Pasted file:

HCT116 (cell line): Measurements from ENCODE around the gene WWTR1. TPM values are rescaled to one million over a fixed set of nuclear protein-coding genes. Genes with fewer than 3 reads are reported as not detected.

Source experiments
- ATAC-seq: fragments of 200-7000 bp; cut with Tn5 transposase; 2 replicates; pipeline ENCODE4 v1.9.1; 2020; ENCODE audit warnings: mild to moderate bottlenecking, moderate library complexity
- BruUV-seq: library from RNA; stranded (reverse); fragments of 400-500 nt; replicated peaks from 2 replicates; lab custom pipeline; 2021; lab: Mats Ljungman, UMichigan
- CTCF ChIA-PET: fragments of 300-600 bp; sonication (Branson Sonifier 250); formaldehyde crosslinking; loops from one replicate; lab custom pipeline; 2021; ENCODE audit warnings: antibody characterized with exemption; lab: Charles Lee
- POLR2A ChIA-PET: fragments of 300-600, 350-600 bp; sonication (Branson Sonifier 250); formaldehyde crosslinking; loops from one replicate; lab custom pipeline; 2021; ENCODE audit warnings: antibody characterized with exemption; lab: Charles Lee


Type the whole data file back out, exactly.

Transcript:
HCT116 (cell line): Measurements from ENCODE around the gene WWTR1. TPM values are rescaled to one million over a fixed set of nuclear protein-coding genes. Genes with fewer than 3 reads are reported as not detected.

Source experiments
- ATAC-seq: fragments of 200-7000 bp; cut with Tn5 transposase; 2 replicates; pipeline ENCODE4 v1.9.1; 2020; ENCODE audit warnings: mild to moderate bottlenecking, moderate library complexity
- BruUV-seq: library from RNA; stranded (reverse); fragments of 400-500 nt; replicated peaks from 2 replicates; lab custom pipeline; 2021; lab: Mats Ljungman, UMichigan
- CTCF ChIA-PET: fragments of 300-600 bp; sonication (Branson Sonifier 250); formaldehyde crosslinking; loops from one replicate; lab custom pipeline; 2021; ENCODE audit warnings: antibody characterized with exemption; lab: Charles Lee
- POLR2A ChIA-PET: fragments of 300-600, 350-600 bp; sonication (Branson Sonifier 250); formaldehyde crosslinking; loops from one replicate; lab custom pipeline; 2021; ENCODE audit warnings: antibody characterized with exemption; lab: Charles Lee